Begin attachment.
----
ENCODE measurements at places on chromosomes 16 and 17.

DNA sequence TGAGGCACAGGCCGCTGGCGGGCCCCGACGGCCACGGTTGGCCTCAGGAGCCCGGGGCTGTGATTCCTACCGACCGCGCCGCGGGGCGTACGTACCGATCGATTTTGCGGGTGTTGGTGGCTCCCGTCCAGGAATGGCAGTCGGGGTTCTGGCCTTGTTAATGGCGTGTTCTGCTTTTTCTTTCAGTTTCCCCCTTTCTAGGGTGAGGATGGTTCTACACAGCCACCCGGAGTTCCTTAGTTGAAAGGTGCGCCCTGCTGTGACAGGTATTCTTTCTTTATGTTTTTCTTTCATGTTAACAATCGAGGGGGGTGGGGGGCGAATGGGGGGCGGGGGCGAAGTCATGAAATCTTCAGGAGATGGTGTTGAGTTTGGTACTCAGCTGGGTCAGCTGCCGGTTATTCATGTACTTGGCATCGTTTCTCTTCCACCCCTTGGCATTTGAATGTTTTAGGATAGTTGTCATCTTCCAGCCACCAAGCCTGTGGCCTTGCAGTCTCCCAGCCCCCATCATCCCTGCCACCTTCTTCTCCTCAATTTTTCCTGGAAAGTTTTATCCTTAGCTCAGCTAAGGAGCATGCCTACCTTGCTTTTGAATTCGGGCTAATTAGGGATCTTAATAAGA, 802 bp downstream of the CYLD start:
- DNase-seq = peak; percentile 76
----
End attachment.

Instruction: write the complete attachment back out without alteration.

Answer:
ENCODE measurements at places on chromosomes 16 and 17.

DNA sequence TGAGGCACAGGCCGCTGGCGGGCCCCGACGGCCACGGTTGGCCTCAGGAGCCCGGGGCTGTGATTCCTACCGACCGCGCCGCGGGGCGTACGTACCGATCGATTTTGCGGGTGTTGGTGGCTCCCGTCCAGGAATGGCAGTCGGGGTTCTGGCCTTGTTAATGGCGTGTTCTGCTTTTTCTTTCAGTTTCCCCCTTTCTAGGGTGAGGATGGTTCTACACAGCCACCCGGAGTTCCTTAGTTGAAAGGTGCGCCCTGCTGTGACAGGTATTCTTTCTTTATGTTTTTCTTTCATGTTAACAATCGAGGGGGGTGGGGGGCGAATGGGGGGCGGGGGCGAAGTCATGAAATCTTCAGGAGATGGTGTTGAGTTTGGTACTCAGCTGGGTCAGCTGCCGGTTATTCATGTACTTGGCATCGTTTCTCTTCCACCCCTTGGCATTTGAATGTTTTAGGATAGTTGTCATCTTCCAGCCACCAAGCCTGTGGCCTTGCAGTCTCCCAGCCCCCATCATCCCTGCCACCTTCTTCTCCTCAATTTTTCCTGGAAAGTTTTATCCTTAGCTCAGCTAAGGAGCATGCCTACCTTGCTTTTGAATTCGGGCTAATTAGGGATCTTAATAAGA, 802 bp downstream of the CYLD start:
- DNase-seq = peak; percentile 76